"If there’s a world here in a hundred years, it’s going to be saved by tens of millions of little things. The powers-that-be can break up any big thing they want. They can corrupt it or co-opt it from the inside, or they can attack it from the outside. But what are they going to do about 10 million little things? They break up two of them, and three more like them spring up!" - Pete Seeger, in YES! Magazine
During our weekend camping trip to San Antonio Lake we found wonderful weather, warm water and a shoreline littered with glass bottles. Along fewer than 100 yards of the 64-mile shoreline we picked up more than 50 bottles, most of them vessels of alcoholic beverages. (The only exception was the club soda bottle.) With each pass along this stretch, we found more, then again more. It was as if the sand was breeding glass bottles, already filled and drained and some then coated with algae. Were we to comb the entire shoreline, might we be able to fund our weekend camping trip? If we snorkeled the lake bed, would we be able to fund a new vehicle with our recyclable take?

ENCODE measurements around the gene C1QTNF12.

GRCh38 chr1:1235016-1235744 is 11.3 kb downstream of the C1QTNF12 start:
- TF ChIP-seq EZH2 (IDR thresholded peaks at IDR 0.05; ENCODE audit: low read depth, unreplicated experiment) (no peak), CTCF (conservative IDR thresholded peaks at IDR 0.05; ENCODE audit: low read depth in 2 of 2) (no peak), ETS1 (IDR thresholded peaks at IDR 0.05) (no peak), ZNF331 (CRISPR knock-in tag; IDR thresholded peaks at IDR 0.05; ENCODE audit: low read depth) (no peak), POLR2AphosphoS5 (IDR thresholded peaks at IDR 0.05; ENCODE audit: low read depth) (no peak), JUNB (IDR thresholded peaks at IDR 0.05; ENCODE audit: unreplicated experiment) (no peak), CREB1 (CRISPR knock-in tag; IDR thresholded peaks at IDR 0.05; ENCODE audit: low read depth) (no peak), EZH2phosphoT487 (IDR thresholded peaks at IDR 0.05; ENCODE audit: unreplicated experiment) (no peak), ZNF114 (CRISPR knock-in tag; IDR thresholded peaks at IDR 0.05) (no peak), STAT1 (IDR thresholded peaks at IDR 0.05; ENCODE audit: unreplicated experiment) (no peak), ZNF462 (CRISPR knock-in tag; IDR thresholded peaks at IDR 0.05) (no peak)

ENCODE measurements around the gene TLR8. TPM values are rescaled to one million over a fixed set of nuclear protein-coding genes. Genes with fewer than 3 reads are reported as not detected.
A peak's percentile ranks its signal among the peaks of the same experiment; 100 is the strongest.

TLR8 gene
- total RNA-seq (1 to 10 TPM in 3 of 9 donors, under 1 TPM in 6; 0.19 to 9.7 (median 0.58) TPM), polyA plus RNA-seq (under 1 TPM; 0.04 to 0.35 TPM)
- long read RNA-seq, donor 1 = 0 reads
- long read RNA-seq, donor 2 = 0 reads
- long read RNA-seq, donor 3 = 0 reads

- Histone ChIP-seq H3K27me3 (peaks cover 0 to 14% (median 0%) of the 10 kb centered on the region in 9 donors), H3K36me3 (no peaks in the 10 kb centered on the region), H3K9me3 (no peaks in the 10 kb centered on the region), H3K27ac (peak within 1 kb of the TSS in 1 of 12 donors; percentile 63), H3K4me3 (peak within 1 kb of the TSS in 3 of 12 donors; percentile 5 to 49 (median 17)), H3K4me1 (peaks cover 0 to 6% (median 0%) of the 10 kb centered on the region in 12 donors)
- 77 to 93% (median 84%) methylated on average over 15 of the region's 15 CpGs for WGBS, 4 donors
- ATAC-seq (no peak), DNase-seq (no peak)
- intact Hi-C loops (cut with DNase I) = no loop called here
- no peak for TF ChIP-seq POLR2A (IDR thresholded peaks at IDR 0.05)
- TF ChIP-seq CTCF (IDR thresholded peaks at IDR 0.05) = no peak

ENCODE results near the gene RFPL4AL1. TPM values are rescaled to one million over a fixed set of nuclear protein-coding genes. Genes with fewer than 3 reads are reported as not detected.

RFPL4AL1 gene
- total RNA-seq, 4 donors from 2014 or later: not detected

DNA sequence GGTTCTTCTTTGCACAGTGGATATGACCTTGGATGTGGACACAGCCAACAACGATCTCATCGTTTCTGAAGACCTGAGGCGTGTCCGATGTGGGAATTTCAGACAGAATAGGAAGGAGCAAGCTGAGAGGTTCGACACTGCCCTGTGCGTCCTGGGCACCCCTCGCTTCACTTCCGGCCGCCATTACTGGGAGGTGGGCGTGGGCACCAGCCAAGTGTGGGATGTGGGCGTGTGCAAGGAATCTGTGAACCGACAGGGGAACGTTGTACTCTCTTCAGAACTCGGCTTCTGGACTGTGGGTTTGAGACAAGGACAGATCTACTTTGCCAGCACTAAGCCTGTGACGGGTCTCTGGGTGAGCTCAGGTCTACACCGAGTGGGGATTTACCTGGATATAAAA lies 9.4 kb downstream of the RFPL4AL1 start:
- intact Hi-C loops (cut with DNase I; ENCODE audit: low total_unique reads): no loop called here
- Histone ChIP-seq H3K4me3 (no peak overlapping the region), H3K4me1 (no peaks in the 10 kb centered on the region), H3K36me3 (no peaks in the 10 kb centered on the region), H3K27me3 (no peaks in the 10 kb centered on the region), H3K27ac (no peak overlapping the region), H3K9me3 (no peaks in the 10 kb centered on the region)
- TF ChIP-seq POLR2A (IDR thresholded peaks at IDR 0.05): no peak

The girls are thrilled that they'll fatten their wallets and savings accounts, however small the increment, when we head to the recycling center Monday. We were all glad to leave the beach better than we found it. Still, I wonder about people.
On our way down to the lake the morning we left I found two more bottles. I placed them on the dock so I could pick them up on our walk back to camp. When I returned to the dock, the bottles had been placed in the water to float away. A man and a teenage boy were walking away, carrying a kayak to their pickup truck.
When you pick up after others, don't you wonder, "IS IT REALLY THAT DIFFICULT TO CLEAN UP AFTER YOURSELVES?" When you pick up after others, do you ever feel like it's just not making any difference?